(as defined by MerriamWebster.com*)
"to steal and pass off (the ideas or words of another) as one’s own : use (another’s production) without crediting the source."
"to commit literary theft : present as new and original an idea or product derived from an existing source"
*"Plagiarize." Merriam-Webster.com. Merriam-Webster, n.d. Web. 19 July 2014. See: www.merriam-webster.com/dictionary/plagiarize.
You may notice this new button that’s appeared on the blog.
I never thought I’d need to add a copyright, yes a © to my blog posts. But, believe it or not, I found out that someone plagiarized one of my reviews the other day.
What? Why on earth would someone plagiarize a review? I can’t answer that question (though I’d love to know too), but I just know that it happened. Someone actually submitted a copy of one of my posted reviews – word for word, punctuation for punctuation – to NetGalley under their name and account. Pretty ballsy, I’d say.
I wouldn’t have known except for the eagle eye of a publisher’s digital and marketing executive who saw the two reviews and queried me to see, perhaps, if I’d submitted it twice. I. Hadn’t.
I thought it was a computer glitch in the submissions process at first, but looking at the date and time stamps of when the reviews were submitted, it was clear that someone just copied and pasted my review as theirs and sent it off to the publisher through NetGalley’s feedback button.
Not a big deal and I’m hard pressed to think of stealing my reviews as "literary theft," but in all actuality that’s what this is.
Yes, I review romance novels. I do so, proudly and happily. When I accept a book for review (or purchase one), I set aside time (usually a few hours) to read it thoughtfully. Then I mull the story over in my mind for a day or two or sometimes a bit longer – perhaps going back to reread a bit – then I’ll write my review. If the book is part of a series I haven’t read, I usually invest quite a bit more time, as I’ll read the entire series to review *one* book. So each review I write is, on the average, an investment of at least 8-10 hours of my time (freely given with no compensation).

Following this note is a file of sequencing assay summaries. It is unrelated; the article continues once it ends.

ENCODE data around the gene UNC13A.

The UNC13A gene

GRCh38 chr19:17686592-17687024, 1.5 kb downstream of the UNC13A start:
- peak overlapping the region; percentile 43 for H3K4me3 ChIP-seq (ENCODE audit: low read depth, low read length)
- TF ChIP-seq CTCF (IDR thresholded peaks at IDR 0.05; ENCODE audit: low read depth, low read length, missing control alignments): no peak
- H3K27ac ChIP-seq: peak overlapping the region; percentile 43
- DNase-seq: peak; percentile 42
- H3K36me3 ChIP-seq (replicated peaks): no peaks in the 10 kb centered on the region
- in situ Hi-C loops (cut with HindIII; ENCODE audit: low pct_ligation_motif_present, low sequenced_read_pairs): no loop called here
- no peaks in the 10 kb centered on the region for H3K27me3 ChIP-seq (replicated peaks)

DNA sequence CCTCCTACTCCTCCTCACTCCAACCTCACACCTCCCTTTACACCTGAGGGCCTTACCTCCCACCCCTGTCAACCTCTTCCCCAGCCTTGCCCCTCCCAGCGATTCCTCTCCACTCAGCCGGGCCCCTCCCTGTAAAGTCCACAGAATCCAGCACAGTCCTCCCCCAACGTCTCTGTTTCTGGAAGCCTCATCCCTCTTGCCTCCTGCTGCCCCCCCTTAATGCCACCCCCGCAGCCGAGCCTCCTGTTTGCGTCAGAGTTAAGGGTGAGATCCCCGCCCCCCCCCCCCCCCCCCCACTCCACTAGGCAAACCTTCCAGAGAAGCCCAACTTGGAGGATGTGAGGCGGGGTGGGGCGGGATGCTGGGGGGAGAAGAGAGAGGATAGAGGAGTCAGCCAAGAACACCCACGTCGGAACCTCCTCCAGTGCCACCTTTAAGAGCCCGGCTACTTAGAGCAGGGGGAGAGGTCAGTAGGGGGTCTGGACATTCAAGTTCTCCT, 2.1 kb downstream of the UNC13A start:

When I see someone take those words that took a bit of time to realize for y’all to read, without attribution, and simply "steal" them as their own. I’m taken aback and shocked.
In some ways I wish I knew who did this, so I could ask why?
I don’t know if I’ll ever have the answer to that, but thanks to the NetGalley investigation I do know that this person "runs a group review blog." Yes, you read that right. She runs a group review blog. (I do have her first name too, but I’m not sayin’ unless she ‘fesses up.)
The other very disturbing, but not unexpected news, was that this incident was not isolated to the review she stole from me. When investigating my theft, NetGalley discovered that there were several other reviews she had submitted to other publishers that were plagiarized from other bloggers/reviewers.
While I don’t know who she is, what her blog is, or why she did this – I do know that NetGalley told her they don’t tolerate this kind of abuse and have banned her account with them. I also was reassured by NetGalley that my review did not appear on her group review blog, and she was informed that if they had posted plagiarized content publicly that it would need to come down.
My thanks go the the digital and marketing executive who caught the discrepancy of two word for word reviews being submitted by two different NetGalley reader accounts and for the quick and thorough action that NetGalley took against this word thief.
That is why, from this day forward, you’ll see this banner on the blog.
Please respect it. That’s. All. I. Ask.
If you’re an author and you want to quote from or use my review in its entirety for promotion, that’s wonderful! I. Love. Seeing. Review. Quotes.
Please just make sure that you attribute the quote to Fab Fantasy Fiction. That’s. It.
If you could include that the review is by Emsy Van Wyck at FabFantasyFiction.com (or you could use mirror site names: RomancingIt.com and/or FabFantasticFiction.com) that’s even better. Add a link back to this site? Wonderful!
In case you don’t know, many of my reviews also appear on Writerspace’s TheBestReviews.com. If you use that site, please attribute as they request.
Blog Readers. I. Love. You. Yes, I do. Please comment on blog posts, friend me on Facebook and chat, follow and tweet to me on Twitter, or shoot me an email. I so welcome hearing what you think about what’s posted here.
While imitation may be considered the sincerest form of flattery, plagiarism is not. May I repeat. Plagiarism. Is. Not. Flattery.
So please, don’t steal my words.
Thanks for listening!